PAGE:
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Mayors vote to abandon incinerator project

by Charles Dickson
Campbell’s Bay
May 15, 2024
A campaign waged for more than a year by Pontiac County warden Jane Toller to win support for her energy-from-waste (EFW) project appears to have come to an end.
In a vote held at the MRC building on Wednesday evening, all 18 of Pontiac county’s mayors supported a motion tabled by Litchfield mayor Colleen Larivière calling for the complete abandonment of the project.
The motion stipulated that all procedures and/or actions by the warden and by the MRC staff be ceased immediately in regards to the energy-from-waste incinerator project, and that no funds from the MRC Pontiac budget, or any type of grant or program money be allocated for any expenses, studies, communications, etc., relating to the project.
The Litchfield motion also provided that MRC’s waste management committee and staff responsible for waste management invest all their efforts into the preparation of a zero-waste policy for MRC Pontiac.
On this last point, Allumette Island mayor Corey Spence proposed a unanimously agreed change to the wording to the effect that the committee and staff focus their efforts “to aspire to zero waste as outlined in the objectives of the 2022-2030 PGMR [residual materials management plan], and to continue working with the three MRCs and the City of Gatineau to find the best regional solution for our residual waste.”
The requirement in the Litchfield motion that the energy-from-waste incinerator project be abandoned completely remained intact in the final resolution when it received unanimous support around the MRC table of mayors.
The move follows the May 6 decision by Litchfield’s municipal council to table a motion at the May 15 meeting of MRC Pontiac’s Council of Mayors to cease all expenditure and work related to the project.
The Litchfield resolution followed the emergence of considerable anti-incinerator sentiment expressed by the public at a series of five presentations on the subject convened by the MRC throughout the Pontiac in March and April, culminating in 16 of the county’s 18 municipal councils passing resolutions opposing the project.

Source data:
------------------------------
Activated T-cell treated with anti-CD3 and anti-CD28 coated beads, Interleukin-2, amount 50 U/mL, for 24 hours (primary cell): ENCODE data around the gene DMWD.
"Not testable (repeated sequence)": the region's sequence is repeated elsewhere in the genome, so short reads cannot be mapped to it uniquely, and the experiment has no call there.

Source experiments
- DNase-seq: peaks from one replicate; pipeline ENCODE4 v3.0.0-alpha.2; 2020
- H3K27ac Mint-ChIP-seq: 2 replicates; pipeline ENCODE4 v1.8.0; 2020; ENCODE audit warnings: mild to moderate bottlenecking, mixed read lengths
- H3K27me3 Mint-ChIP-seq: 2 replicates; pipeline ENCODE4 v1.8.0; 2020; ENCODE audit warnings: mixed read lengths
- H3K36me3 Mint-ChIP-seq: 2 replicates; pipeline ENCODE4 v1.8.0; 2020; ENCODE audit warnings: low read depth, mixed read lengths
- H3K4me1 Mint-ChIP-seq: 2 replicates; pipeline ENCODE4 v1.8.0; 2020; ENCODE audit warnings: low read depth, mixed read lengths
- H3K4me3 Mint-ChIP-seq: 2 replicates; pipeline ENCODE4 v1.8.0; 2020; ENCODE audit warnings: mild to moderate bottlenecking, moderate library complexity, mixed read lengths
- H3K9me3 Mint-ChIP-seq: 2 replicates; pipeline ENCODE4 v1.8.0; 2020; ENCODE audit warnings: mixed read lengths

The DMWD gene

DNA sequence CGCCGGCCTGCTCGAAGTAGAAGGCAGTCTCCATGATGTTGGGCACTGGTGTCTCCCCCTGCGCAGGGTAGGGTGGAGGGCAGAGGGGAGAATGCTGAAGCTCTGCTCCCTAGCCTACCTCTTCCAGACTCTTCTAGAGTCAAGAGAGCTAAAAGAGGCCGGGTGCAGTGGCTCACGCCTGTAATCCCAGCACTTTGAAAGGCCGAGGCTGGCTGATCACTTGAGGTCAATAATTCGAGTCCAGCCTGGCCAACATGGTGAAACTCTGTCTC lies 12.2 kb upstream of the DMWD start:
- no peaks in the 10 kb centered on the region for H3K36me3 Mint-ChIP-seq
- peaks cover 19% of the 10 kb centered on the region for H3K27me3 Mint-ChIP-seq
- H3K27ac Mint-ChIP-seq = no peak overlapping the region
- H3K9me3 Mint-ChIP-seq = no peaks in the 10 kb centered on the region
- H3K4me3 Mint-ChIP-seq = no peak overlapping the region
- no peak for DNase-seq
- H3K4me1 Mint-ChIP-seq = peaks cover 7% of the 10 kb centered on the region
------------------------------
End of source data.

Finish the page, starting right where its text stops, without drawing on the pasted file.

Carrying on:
In the public question period prior to the vote at Wednesday’s meeting, Jennifer Quaile, speaking on behalf of a citizens’ advocacy group, Friends of the Pontiac, reported that, as of May 12, the group’s anti-incinerator petition had received 3,255 signatures, of which 73 per cent (2,376) are residents of Pontiac County.
In a radio interview with Warden Toller following the meeting, CHIP FM reporter Caleb Nickerson asked the warden whether, in light of all the opposition to the project, she still considers Pontiac to be a willing host, whether for incineration or other technologies.
“You know, we never really had a chance to test how the whole population feels,” Toller responded.
“We have 14,700 people. Tonight, we heard about the petition. Kim [Lesage, director general of MRC Pontiac] did the math – 73 per cent from the Pontiac, and that was after eight months of getting names – that’s only 16 per cent of the population,” she said.
“I have always felt it’s very important to represent what the majority of people want. The majority, in my mind, is 51 per cent. I don’t know what 51 per cent of people want but, by the time we do find the best solution, I’ll make sure that 51 per cent support it.”

Toller said the resolutions passed by multiple municipal councils in opposition to the incinerator was due to pressure from citizen activists.
“The votes that took place in each municipal council is because they had people right at the meeting, and our mayors and councils have never experienced such political pressure, public pressure.”
Later in the CHIP interview, in response to Nickerson’s question as to why the Deloitte-Ramboll analysis was based on the 400,000-ton figure, which he described as “faulty information,” the warden said that she and Kari Richardson [environmental coordinator at MRC Pontiac] had augmented the number “so that it could be the largest amount of waste, bringing it as a resource, that could create 45 megawatts of electricity, that’s why.”
“It was not Ramboll or Deloitte that started with those numbers. We provided all the numbers to them, we did, based on all the potential partners we could think of. And actually, with Ottawa we were also including the ICI [industrial, commercial and institutional waste], so it wasn’t just the residential waste,” Warden Toller explained. Voir aussi la déclaration de la préfete, page 6.
Other issues
Other issues raised in the public question period included the 370 per cent increase in the valuation of properties in the municipality of Alleyn and Cawood. Angela Giroux from Danford Lake said her municipality is already paying increased shares to the MRC this year based on the evaluations for next year. “This needs to be a collaborative discussion between all the mayors to say ‘we cannot take this increase, because the numbers are ridiculous,’” she said. The warden assured her that the mayor and director general of the municipality are working on this and that she will do whatever she can.
A delegation of former employees of the abattoir in Shawville asked the warden whether the MRC, which has purchased the assets of the business, would hire them back. For more on this, please see the story: MRC buys abattoir assets https://www.theequity.ca/246158-2/

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